May we ponder the prospect before us. May we still our minds and listen to God’s voice. May the aroma of “gold fever” fill our nostrils, wakening us to the passionate hunt for the untapped treasure that awaits. May the pursuit of the pleasure of Divine companionship become our life’s aim. May we join the gang of misfits and treasure seekers who, like us, will not relent until the priceless jewels of his delight in us cascade from our outstretched fingertips. And as we “taste and see” God’s goodness, may we savor the sweet depth of connection, while allowing a godly greed to swell in our souls.

May we never stop digging.


Recovering from Relapse

LifeSTAR Central Valley Blog

In recovery, change is a process that never unfolds perfectly. As addicts learn the recovery lifestyle, it is essential to also learn how to respond when they fail to maintain sobriety. Depending on the degree of their acting out behavior, this experience is referred to as a slip or a relapse. No matter how it is defined, a person’s response to this kind of setback reveals the strength of their recovery process.

Shame is a normal experience in moments of perceived failure. Self-criticism naturally results from feelings of shame, yet a critical mindset only increases the chances of repeating the behavior (click here to learn more). The body responds to self-criticism by raising cortisol, which is not helpful for those wanting to make changes. On the other hand, a self-compassionate response, increases one’s ability to get back on track quickly. Here is an example of how a person…

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The Courage of Self-Connection (Another Self-Compassion Tool)

Will you have the courage to connect with yourself? Will you be brave like the Psalmist and ask “Why, my soul, are you downcast? Why so disturbed within me? (Psalm 42:11)

LifeSTAR Central Valley Blog

Something is under the surface, can you feel it? You’ve sensed it many times, yet still don’t know what it is. You keep moving forward, keep staying busy, keep ignoring it, keep pretending everything’s fine. But it’s not. Something is unsettled inside. But you’re too busy to feel. It’s moments like this when addiction whispers to you messages like “escape there” and “run here”.

And all of this is for what purpose? To keep running, keep escaping, keep distracting? This is the cycle of disconnection from self. For some, this pattern was learned at a very young age. For many, this pattern is instinctual.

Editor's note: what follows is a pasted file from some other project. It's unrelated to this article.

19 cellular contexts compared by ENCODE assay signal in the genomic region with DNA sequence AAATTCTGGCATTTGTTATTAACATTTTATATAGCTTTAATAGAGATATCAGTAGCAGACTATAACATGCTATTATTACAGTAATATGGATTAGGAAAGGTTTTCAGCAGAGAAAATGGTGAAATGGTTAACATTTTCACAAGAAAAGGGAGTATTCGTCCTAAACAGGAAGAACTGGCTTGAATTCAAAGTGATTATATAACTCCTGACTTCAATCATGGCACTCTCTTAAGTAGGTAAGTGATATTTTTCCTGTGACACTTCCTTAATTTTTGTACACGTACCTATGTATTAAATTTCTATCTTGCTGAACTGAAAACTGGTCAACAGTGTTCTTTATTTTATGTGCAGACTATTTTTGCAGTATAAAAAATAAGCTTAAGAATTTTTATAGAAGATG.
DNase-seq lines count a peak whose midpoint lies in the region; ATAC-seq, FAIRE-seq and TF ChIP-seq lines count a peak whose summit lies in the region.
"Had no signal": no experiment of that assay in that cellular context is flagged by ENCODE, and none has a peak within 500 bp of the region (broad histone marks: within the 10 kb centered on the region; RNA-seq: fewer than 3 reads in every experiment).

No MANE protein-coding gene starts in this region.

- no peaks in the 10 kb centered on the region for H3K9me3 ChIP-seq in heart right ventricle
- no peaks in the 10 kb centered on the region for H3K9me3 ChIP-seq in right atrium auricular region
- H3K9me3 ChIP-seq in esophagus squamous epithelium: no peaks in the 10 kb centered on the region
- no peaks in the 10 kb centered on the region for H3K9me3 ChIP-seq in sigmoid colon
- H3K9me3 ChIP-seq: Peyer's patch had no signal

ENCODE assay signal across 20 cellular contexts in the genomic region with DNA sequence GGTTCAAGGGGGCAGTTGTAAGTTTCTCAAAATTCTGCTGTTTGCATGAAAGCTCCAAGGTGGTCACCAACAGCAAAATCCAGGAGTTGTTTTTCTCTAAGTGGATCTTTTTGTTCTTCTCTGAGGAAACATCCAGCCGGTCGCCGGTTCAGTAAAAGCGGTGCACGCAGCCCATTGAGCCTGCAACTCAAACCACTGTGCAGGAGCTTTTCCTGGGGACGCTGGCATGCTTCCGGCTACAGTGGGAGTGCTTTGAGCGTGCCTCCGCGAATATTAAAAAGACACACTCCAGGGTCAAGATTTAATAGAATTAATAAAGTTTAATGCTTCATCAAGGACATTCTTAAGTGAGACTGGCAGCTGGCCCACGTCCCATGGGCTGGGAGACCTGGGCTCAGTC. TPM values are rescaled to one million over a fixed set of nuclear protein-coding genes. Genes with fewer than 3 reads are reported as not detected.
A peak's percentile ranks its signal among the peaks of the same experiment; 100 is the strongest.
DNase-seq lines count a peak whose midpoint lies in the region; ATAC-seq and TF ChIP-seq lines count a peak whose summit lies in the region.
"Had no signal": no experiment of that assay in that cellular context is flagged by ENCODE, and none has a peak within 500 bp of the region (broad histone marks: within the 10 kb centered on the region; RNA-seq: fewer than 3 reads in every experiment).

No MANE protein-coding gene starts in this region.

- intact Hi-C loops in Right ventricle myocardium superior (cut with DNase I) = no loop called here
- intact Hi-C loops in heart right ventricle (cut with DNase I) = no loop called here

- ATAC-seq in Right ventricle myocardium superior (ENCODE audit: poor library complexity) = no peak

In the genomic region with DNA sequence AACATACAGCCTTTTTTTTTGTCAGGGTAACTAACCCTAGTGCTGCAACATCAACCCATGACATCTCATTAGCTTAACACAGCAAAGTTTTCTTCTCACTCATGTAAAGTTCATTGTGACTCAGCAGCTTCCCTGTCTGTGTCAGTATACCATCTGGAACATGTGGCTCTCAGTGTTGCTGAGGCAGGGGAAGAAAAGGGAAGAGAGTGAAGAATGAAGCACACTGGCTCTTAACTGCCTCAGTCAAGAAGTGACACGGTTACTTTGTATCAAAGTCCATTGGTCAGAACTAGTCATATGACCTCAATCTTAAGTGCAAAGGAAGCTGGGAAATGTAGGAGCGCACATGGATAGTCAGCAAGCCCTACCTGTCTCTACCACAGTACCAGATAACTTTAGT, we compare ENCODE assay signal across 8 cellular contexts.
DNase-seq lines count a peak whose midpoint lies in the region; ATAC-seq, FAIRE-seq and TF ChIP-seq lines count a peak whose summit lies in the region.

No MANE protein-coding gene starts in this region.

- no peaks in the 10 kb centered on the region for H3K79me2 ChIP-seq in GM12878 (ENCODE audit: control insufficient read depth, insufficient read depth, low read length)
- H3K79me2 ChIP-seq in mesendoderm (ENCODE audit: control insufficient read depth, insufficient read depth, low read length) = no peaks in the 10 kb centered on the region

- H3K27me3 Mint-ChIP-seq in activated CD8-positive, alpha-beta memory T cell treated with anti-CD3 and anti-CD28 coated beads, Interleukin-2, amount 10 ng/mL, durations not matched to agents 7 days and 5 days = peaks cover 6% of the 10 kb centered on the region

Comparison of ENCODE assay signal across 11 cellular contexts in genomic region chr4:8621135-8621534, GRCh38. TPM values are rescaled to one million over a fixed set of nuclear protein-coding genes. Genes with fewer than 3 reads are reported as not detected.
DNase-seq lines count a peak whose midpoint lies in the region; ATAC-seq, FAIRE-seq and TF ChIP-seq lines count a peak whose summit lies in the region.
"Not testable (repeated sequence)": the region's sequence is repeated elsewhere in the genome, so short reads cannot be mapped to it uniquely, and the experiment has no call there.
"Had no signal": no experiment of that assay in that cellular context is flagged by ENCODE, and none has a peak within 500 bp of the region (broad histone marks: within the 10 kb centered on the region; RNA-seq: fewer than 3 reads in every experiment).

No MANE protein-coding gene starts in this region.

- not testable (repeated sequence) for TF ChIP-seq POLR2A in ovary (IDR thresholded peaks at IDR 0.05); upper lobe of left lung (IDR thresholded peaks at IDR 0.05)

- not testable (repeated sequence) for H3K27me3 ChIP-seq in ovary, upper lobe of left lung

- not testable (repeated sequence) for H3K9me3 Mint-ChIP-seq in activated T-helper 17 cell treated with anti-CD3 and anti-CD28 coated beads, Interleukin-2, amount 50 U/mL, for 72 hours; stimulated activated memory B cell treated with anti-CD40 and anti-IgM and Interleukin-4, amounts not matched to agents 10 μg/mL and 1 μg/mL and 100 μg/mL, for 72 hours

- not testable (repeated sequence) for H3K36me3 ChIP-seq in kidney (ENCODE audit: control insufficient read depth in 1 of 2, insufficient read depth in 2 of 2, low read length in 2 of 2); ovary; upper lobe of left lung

But stopping and turning toward yourself, connecting with what is inside, and being kind toward whatever is hiding in the shadows of your soul requires great courage. This is scary, unknown territory. Yet, for those who never take this risk, distraction becomes their “drug” of choice…

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From Addiction to Connection: The Value of Learning “How We Love”

“How We Love has the capacity to change not only your marriage but every relationship that’s important in your life” – Josh McDowell

            As a therapist who specializes in the treatment of sexual addiction, the perspective that guides my work in attachment theory. From this viewpoint, sexual addiction is an attachment or intimacy disorder. In the Healing through Connection workbook used in our LifeSTAR program, I wrote about this concept, explaining:

When a secure attachment to a caregiver is not developed, a person is more susceptible to addiction. Flores (2004), states it this way: “No one ever escapes their need for satisfying relationships, and the degree to which we are unable to form healthy interpersonal intimacy determines the degree to which we are vulnerable to substitute [addiction] for human closeness” (p. 53).

In families or other relational situations where there is abuse, trauma, emotional neglect, or disapproval of the sharing of feelings, this can teach children that people are unsafe as sources of care, connection, and comfort in times of pain. Early life experiences such as these often create attachment styles that are considered “insecure”. These styles are described in various terms such as Avoidant, Ambivalent, Disorganized, Anxious, Vacillator, Pleaser, Controller, and Victim. Knowing your personal attachment style will provide valuable insight into how you relate to others. Combine this lack of relational trust with the opportunity for a mood-altering experience, such as using pornography, and it is a formula for creating a powerful connection with a non-relational entity. Over time, this can become a person’s primary method of relieving stress, soothing sadness, calming anger, and managing other moods.